• We have a foundation programme at Sussex too (in both Mathematics and Physics & Astronomy), and some very good students come through it. An unfortunate side-effect of this is that if we take students into our degree programmes through this route we get penalized in the league tables because it affects our entry tariff. I’m not convinced that students learn anything useful from Physics A-level either, so I’d prefer to be able to admit students who have done Mathematics but not Physics anyway…

  4. The 1998–2012 student loans system was actually pretty good. Loans covered student fees and maintenance, and were linked to inflation or the BoE base rate + 1%, whichever was lower. That makes them essentially free to borrow, and a period of high inflation above the Bank of England base rate can even wipe them out.

    Repayments come out of income above a certain amount, leaving little pressure to ever pay them off. That doesn’t eliminate the -cost- of going to university, but it did eliminate the cost of having the opportunity to go to university if you came from a poor background.

    For anyone with one of these loans, it’s undoubtedly the best loan they will ever get in their lives. There were even further balancing mechanisms: students with higher earning parents received less of a maintenance loan (their parents were expected to make up the difference), while students of poorer backgrounds had their fees covered. (I was one such student – the government paid all my university fees, and allowed me to borrow the full maintenance grant.)

    The situation is very different now. The interest rates of a new student loan are set at the rate of inflation, plus a percentage that can grow as high as 3% – these -loans- cost money, not just going to university. The student fees have grown enormously. Very few graduates with post-2012 loans will ever pay them back out of their earnings. Students whose parents can afford to pay off these loans early, or pay their maintenance and tuition directly, will have huge advantages – students pay a lot more to go to university, and if you aren’t from a wealthy background, costs are higher still.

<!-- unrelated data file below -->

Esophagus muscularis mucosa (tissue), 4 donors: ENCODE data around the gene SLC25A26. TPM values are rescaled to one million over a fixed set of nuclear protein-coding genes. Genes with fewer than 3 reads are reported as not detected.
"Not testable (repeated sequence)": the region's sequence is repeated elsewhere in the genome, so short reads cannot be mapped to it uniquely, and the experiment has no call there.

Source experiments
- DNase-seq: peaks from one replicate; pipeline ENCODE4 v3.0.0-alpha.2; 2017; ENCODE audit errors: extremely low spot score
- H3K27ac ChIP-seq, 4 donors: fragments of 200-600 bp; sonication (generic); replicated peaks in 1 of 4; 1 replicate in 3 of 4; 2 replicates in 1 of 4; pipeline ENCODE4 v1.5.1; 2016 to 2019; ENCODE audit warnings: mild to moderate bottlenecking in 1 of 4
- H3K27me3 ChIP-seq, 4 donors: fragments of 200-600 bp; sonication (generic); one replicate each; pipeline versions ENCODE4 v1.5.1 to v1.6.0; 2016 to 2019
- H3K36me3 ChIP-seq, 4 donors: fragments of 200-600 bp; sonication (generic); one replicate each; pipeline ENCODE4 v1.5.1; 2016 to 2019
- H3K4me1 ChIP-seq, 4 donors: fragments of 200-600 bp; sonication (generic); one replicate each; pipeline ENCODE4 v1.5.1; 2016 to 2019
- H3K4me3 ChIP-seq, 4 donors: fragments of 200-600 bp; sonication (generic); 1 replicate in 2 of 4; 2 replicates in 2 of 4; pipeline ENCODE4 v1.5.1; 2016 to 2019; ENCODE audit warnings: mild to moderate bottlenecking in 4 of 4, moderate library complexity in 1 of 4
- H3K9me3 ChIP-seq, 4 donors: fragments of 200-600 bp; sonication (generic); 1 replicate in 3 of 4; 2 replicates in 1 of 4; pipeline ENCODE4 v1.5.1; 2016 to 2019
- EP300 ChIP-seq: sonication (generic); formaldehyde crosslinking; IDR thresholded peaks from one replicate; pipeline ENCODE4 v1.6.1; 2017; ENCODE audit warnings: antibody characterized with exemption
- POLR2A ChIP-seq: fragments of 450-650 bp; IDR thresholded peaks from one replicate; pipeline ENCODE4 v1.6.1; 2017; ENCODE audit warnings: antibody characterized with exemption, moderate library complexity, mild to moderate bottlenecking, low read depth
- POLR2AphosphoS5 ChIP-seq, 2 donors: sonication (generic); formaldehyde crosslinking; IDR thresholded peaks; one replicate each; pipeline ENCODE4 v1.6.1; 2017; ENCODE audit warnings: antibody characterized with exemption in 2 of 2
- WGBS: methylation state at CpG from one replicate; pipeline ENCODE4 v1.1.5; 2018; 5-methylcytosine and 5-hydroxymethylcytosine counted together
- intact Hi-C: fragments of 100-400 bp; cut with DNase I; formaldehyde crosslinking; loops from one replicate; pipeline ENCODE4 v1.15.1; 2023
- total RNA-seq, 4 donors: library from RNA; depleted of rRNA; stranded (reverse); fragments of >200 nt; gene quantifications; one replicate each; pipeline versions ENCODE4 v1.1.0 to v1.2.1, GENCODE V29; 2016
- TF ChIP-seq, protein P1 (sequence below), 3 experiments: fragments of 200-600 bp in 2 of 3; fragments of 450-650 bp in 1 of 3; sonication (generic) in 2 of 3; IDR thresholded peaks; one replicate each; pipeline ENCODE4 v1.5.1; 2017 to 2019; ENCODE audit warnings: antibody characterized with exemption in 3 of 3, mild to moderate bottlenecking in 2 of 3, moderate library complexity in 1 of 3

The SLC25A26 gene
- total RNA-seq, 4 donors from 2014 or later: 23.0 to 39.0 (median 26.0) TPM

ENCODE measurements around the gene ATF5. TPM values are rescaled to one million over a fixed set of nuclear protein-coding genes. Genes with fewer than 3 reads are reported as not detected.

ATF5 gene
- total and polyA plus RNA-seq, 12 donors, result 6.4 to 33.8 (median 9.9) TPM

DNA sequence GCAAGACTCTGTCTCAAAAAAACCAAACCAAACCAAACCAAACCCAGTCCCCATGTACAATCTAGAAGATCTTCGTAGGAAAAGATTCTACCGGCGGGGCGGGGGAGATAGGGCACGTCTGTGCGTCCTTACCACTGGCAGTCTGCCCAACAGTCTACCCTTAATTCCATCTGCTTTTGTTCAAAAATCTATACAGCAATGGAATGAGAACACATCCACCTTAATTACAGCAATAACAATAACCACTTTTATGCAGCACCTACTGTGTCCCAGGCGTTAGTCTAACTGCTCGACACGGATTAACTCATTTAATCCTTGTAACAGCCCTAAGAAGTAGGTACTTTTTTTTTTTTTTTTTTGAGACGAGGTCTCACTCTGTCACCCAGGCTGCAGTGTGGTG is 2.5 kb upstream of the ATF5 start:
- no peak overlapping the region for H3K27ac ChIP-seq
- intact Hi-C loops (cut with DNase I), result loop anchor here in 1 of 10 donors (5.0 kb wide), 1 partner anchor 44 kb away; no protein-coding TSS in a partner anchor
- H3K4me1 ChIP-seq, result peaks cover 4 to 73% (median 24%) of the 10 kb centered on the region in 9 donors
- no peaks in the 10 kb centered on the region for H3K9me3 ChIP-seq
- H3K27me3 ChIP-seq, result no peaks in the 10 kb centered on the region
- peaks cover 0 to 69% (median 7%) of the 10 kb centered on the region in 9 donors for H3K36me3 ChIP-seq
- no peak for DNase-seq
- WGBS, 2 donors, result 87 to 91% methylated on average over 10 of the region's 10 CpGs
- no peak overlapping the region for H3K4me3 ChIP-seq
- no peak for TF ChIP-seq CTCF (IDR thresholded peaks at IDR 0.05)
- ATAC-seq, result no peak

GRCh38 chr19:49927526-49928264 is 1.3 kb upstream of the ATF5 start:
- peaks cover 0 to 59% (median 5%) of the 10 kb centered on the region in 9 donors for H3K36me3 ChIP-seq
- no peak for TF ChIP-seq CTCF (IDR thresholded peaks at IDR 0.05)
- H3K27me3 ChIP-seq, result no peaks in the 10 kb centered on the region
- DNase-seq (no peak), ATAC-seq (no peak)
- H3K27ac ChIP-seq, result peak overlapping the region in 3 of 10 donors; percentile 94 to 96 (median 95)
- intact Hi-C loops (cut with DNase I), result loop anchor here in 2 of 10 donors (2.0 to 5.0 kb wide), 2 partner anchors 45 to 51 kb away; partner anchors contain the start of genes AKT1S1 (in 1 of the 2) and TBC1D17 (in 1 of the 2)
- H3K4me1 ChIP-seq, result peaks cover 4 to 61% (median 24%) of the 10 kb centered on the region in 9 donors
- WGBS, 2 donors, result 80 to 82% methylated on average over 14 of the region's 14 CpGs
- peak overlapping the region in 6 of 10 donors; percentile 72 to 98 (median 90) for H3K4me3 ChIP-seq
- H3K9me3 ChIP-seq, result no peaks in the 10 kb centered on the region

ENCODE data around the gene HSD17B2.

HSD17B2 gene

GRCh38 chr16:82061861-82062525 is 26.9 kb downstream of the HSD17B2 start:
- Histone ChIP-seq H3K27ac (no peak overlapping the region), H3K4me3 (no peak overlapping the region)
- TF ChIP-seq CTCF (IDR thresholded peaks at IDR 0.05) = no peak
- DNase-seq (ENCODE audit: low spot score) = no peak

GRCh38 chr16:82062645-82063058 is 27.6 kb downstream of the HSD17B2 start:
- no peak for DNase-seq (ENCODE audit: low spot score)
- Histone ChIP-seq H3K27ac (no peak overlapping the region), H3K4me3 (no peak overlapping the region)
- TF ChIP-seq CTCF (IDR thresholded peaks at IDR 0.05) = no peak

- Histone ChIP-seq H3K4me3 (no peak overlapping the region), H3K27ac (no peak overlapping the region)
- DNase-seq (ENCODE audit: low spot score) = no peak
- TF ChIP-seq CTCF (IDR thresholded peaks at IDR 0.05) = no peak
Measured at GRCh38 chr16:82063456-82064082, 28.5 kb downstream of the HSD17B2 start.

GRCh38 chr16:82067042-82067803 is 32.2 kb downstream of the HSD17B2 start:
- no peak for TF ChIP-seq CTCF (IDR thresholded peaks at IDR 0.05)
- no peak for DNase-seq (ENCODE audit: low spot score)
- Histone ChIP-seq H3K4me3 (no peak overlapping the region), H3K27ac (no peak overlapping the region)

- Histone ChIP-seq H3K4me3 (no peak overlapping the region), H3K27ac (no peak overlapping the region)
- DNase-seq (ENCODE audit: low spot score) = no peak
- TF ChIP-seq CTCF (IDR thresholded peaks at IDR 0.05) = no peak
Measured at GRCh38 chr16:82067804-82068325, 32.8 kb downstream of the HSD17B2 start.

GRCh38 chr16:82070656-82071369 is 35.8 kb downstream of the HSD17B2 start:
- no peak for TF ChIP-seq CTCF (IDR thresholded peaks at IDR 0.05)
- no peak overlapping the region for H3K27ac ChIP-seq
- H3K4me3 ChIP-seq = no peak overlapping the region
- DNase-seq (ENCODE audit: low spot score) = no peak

I don’t have any insight on how much a bursary should be, but their existence is far more important than it used to be.

    • telescoper Says:

      Yes, I understand that point. But the debts are so large that a thousand or so here and there seems to me to be unlikely to have much effect. And if bursaries are large enough to make a real qualitative difference then the number who benefit is likely to be very small.

      All I can say is that I’m glad I’m not young.

  5. Everything that Loretta and Peter say is true. Essentially we have to find a way either to swell the A-level pool (and the IOP has several projects to do that) or find other routes in for those that do not have the right A-levels. Peter is correct about the iniquitous effect of the league tables, in schools and universities in fact, so one possible project would be to find a way aroiund that. Another point to note is that a number of new physics degrees have just been, or are in the process of being, introduced in universities that draw more of their students from the locality than is typical for universities with physics departments, so it might be possible to work with them to find new routes.

    Incidentally, does anyone know of a physics departments that matches grades to schools, i.e. lower grades if the academic achievement of the school is weak?

    • telescoper Says:

      One thing about the league tables would be to persuade those that compile them to do “value added” properly…the current methods are clearly a joke. Since Oxbridge colleges cream off the top A-level students, how can there be any “added value”. Indeed, surely one would expect all of their graduates to get first class degrees?